Coming To A Conclusion On Irene's Cost Is A Challenge
08/20/12 5:50PM By Steve Zind  Download MP3
Over the past year we've heard lots of numbers in relation to Tropical Storm Irene, but it's a challenge to come up with a grand total for the damage done by the storm.
Nicholas Clifford co-wrote a book on Vermont's historic 1927 flood. It's called The Troubled Roar Of The Waters. These days when Clifford gives talks about that flood, his audiences often ask him to compare it to Irene.
"They want to know how much 1927 costs, which I can only guess. And they want to know how much Irene costs," Clifford explains
In response to questions about the total cost of Irene damage, Clifford has a three word answer: "I don't know!"
There's no shortage of figures to help us measure the storm's impact. Among those Irene Recovery Officer Sue Minter recitesat her public presentations:
· 50,000 people lost power
· 3,500 homes damaged or destroyed
· 629 historic and cultural sites damaged
· 20,000 acres of farmland flooded
But arriving at a dollar figure for how much damage Irene caused isn't so easy. The closest anyone has come is a figure included in the June Irene Recovery Status Report.
"We actually pulled together a table of all the known resources that we could put our hands around," Minter says. "Primarily it's federal, state and local funds, as well as private donations, what we could learn about insurance. And we learned that $733 million of funds that we knew about that were some of the costs of Irene. But we don't see that as the total cost."
Minter says there are a couple of reasons why the $733 million doesn't reflect a total damage estimate.
First, while it includes the major sources of funding for Irene recovery, lots of money came from many other places.
"We haven't aggregated what it's cost towns to do that cleanup," she says. "The same with farms and individual property owners. Business costs, that's such a big one."
Also, even if we could gather all the figures together, we'd only get a sense of what we've spent on recovery, not how much damage there actually was.
The best documented and biggest share of Irene damage is that done to public property.
Employees of the Vermont Agency of Transportation have logged over 236,000 hours on Irene recovery work. That's largely covered by the federal government, as part of the cost of repairs to roads, bridges, rail lines.
Add in river and stream work and the damage done at the Waterbury Office Complex and all told, repairs to public property come in in the neighborhood of $570 million dollars.
Another major category of Irene related costs is damage to personal property.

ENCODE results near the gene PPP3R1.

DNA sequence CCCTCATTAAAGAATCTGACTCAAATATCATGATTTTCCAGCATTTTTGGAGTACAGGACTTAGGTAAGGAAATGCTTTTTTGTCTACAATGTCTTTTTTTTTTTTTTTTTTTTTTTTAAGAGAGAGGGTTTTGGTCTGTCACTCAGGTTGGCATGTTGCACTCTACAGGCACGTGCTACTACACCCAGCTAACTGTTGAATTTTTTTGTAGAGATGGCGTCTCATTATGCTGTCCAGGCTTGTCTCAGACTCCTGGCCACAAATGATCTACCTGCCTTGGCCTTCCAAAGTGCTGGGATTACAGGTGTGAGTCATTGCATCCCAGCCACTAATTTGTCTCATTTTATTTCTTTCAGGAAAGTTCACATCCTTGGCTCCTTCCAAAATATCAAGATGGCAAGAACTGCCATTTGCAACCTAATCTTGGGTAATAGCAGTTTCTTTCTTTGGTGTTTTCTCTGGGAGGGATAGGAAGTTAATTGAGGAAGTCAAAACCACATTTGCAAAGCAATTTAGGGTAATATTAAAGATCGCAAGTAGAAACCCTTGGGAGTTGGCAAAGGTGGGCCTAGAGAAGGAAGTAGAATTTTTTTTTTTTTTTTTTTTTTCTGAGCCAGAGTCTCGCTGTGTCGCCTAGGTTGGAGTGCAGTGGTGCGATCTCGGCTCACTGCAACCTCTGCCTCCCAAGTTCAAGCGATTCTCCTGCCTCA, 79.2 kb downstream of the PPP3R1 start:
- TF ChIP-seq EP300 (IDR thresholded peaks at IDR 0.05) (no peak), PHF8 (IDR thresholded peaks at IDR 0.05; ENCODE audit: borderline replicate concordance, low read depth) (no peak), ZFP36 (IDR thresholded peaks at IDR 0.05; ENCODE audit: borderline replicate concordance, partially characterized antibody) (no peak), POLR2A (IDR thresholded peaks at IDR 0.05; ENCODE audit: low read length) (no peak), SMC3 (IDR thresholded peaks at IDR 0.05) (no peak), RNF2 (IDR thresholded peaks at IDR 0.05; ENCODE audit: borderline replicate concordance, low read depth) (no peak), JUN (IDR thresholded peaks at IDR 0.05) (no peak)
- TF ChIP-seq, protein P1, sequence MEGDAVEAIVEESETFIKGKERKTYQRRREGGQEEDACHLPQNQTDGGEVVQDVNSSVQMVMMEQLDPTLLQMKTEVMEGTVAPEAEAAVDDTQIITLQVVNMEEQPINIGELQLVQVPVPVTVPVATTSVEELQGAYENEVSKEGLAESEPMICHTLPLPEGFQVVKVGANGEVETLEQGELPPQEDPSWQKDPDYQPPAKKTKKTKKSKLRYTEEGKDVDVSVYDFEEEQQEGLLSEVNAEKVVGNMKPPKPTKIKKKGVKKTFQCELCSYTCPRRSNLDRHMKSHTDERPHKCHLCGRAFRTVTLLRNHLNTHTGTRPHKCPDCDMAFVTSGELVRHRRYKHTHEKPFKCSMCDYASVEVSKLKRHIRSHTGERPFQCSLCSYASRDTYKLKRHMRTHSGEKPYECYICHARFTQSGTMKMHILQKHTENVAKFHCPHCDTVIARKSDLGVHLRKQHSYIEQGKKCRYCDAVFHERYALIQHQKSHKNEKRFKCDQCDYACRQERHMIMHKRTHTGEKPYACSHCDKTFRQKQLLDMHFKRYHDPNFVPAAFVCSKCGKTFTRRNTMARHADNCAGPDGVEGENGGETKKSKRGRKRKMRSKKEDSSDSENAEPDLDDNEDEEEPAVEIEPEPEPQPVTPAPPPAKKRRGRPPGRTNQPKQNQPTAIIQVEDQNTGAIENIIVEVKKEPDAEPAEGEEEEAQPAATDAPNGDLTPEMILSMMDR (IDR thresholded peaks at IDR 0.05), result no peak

We know the amount of damage to personal property covered by FEMA assistance, flood insurance and SBA loans to individuals. And we can estimate the help they received from local recovery funds. That's about $130 million.
But we don't know what people paid from their own pockets or borrowed from banks.
On top of the individual losses that have been paid for, it's believed that millions more are needed to help people fully recover from Irene.
The business losses from Irene are the most difficult costs to pin down.
Kevin Downey lost his downtown Wilmington café to the flood. Insurance covered just 30 percent. He and his wife Lori absorbed the rest and eventually decided not to reopen their business.
Other businesses hit by the flood have reopened. On top of SBA and Vermont Development Authority Loans some owners took out bank loans, or they used savings or retirement money to help rebuild. We'll never know those numbers.
Pat Moulton Powden is Deputy Secretary of the Vermont Agency of Commerce and Community Development. She says any figure representing businesses losses is at best a very rough estimate.
"It's really hard to put a good bead on the total number," Moulton Powden explains. "We expect the total impact exceeds $80 million just from the business impact, and that may be a conservative estimate."
The $80 million doesn't include some big figures, like the recovery costs to Vermont utilities and to Fairpoint Communications. Those alone total more than $16 million.
Finally farm losses can only be estimated based on applications for aid and money spent on farm stream bank stabilization. It's thought that much of the damage to farms has not been paid for.
So, using the Irene Recovery Office numbers and adding the others we've collected, we come up with well over $800 million in estimated storm damage.
But that figure and any others will always need an asterisk beside them for all the costs we can't calculate and the fact that many of the numbers we have are rough estimates.
For historian and author Nicholas Clifford a total damage figure is useful for comparison's sake, but it's not the most important thing we take from the Irene experience.
"It's not the real story, after all. The real story is the recovery and how people put things back together," says Clifford.
In the end Clifford's three word answer to the question of how much damage Irene did may be the best: We don't know.